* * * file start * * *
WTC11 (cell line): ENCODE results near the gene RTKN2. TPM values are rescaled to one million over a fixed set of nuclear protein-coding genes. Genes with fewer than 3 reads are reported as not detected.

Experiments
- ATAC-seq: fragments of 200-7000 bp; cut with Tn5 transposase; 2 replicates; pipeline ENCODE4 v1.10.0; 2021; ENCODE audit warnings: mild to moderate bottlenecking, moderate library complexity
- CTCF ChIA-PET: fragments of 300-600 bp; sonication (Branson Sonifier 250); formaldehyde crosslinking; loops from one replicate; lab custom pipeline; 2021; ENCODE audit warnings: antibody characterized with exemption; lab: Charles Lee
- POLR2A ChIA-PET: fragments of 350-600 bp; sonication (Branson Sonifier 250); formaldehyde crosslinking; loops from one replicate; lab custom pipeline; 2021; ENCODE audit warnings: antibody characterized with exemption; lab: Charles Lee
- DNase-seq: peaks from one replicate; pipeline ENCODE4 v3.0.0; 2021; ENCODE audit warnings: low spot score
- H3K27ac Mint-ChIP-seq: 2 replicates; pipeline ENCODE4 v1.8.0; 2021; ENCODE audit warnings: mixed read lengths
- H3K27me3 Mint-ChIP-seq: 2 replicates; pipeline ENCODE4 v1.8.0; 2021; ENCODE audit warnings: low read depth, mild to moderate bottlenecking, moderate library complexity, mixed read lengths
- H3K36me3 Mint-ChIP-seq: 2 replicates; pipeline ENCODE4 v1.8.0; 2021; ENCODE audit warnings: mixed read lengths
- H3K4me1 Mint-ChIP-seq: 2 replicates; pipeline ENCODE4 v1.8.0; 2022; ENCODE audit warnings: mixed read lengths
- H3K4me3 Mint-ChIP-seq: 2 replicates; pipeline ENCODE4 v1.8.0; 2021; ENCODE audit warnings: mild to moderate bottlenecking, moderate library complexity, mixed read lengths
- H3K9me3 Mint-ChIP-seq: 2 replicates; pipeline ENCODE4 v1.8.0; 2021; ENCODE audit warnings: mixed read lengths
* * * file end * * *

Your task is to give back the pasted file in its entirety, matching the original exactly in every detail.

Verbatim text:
WTC11 (cell line): ENCODE results near the gene RTKN2. TPM values are rescaled to one million over a fixed set of nuclear protein-coding genes. Genes with fewer than 3 reads are reported as not detected.

Experiments
- ATAC-seq: fragments of 200-7000 bp; cut with Tn5 transposase; 2 replicates; pipeline ENCODE4 v1.10.0; 2021; ENCODE audit warnings: mild to moderate bottlenecking, moderate library complexity
- CTCF ChIA-PET: fragments of 300-600 bp; sonication (Branson Sonifier 250); formaldehyde crosslinking; loops from one replicate; lab custom pipeline; 2021; ENCODE audit warnings: antibody characterized with exemption; lab: Charles Lee
- POLR2A ChIA-PET: fragments of 350-600 bp; sonication (Branson Sonifier 250); formaldehyde crosslinking; loops from one replicate; lab custom pipeline; 2021; ENCODE audit warnings: antibody characterized with exemption; lab: Charles Lee
- DNase-seq: peaks from one replicate; pipeline ENCODE4 v3.0.0; 2021; ENCODE audit warnings: low spot score
- H3K27ac Mint-ChIP-seq: 2 replicates; pipeline ENCODE4 v1.8.0; 2021; ENCODE audit warnings: mixed read lengths
- H3K27me3 Mint-ChIP-seq: 2 replicates; pipeline ENCODE4 v1.8.0; 2021; ENCODE audit warnings: low read depth, mild to moderate bottlenecking, moderate library complexity, mixed read lengths
- H3K36me3 Mint-ChIP-seq: 2 replicates; pipeline ENCODE4 v1.8.0; 2021; ENCODE audit warnings: mixed read lengths
- H3K4me1 Mint-ChIP-seq: 2 replicates; pipeline ENCODE4 v1.8.0; 2022; ENCODE audit warnings: mixed read lengths
- H3K4me3 Mint-ChIP-seq: 2 replicates; pipeline ENCODE4 v1.8.0; 2021; ENCODE audit warnings: mild to moderate bottlenecking, moderate library complexity, mixed read lengths
- H3K9me3 Mint-ChIP-seq: 2 replicates; pipeline ENCODE4 v1.8.0; 2021; ENCODE audit warnings: mixed read lengths